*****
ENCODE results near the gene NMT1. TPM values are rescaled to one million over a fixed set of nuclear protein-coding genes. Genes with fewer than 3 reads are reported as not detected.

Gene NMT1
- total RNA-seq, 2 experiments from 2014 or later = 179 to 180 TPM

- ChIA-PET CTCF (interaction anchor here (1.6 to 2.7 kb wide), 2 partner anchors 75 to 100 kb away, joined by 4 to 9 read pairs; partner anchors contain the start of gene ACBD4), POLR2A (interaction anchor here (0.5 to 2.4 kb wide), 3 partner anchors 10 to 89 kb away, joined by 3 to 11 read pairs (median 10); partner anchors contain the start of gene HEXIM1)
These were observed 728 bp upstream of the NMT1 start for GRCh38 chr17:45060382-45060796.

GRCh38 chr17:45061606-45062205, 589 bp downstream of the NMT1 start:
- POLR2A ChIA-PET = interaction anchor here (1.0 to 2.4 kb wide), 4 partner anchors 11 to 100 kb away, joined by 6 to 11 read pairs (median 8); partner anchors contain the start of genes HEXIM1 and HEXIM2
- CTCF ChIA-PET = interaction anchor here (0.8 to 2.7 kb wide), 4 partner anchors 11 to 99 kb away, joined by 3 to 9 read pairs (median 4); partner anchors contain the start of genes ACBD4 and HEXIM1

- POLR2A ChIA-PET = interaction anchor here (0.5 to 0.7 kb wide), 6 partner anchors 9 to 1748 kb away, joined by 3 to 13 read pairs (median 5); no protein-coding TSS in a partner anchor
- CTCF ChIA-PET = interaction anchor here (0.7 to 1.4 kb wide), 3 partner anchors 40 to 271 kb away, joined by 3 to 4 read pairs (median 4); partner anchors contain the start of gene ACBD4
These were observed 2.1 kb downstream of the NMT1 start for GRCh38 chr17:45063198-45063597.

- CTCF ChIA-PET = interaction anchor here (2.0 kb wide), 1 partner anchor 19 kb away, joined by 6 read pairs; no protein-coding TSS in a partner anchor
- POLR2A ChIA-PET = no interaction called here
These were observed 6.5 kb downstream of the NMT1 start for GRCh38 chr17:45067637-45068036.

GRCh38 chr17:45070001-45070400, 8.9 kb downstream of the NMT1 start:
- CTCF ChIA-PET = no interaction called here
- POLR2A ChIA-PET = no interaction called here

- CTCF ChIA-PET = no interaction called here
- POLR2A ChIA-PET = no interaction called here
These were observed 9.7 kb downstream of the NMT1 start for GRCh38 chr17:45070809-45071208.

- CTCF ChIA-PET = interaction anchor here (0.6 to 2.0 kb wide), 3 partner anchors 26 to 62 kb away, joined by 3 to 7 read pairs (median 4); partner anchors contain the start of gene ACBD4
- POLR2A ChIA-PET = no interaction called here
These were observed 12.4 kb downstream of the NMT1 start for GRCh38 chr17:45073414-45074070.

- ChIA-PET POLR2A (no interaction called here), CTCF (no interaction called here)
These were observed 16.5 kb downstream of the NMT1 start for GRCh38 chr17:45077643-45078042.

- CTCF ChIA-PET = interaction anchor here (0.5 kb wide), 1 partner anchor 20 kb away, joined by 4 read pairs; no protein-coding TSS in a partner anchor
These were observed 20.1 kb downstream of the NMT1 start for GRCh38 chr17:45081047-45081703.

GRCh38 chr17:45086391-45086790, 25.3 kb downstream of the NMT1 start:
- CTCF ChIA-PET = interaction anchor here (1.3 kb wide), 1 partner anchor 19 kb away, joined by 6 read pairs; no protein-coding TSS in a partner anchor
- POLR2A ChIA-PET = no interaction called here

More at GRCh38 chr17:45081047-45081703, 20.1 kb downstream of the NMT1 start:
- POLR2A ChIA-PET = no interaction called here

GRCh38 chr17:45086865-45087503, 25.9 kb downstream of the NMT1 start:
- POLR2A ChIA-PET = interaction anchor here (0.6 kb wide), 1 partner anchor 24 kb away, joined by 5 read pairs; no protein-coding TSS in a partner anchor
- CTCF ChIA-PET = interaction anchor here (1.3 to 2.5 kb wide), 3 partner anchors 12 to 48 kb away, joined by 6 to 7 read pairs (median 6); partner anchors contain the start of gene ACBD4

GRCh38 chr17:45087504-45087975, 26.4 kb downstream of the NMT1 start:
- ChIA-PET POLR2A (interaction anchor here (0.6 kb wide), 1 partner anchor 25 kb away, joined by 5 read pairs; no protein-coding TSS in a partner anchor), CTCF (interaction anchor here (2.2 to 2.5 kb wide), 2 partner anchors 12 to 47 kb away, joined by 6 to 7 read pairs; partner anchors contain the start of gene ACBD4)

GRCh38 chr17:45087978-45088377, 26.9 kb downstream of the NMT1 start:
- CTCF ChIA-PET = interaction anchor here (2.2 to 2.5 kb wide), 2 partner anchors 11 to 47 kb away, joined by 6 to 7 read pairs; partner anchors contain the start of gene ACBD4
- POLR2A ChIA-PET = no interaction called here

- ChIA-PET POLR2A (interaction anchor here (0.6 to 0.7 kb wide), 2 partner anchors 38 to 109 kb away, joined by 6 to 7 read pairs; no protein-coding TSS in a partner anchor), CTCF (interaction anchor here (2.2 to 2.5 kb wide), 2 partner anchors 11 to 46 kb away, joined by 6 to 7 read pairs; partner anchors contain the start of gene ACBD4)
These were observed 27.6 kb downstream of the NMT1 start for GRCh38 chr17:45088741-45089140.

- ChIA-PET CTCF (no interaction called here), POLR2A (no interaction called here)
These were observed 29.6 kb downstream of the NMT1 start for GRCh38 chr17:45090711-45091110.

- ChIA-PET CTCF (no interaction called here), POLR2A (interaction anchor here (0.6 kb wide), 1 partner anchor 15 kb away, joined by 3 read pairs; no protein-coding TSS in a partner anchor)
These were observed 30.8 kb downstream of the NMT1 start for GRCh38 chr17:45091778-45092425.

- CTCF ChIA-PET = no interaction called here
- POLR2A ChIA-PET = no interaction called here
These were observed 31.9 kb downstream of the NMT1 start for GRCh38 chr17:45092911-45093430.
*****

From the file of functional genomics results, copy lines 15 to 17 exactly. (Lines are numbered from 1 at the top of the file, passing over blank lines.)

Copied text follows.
GRCh38 chr17:45070001-45070400, 8.9 kb downstream of the NMT1 start:
- CTCF ChIA-PET = no interaction called here
- POLR2A ChIA-PET = no interaction called here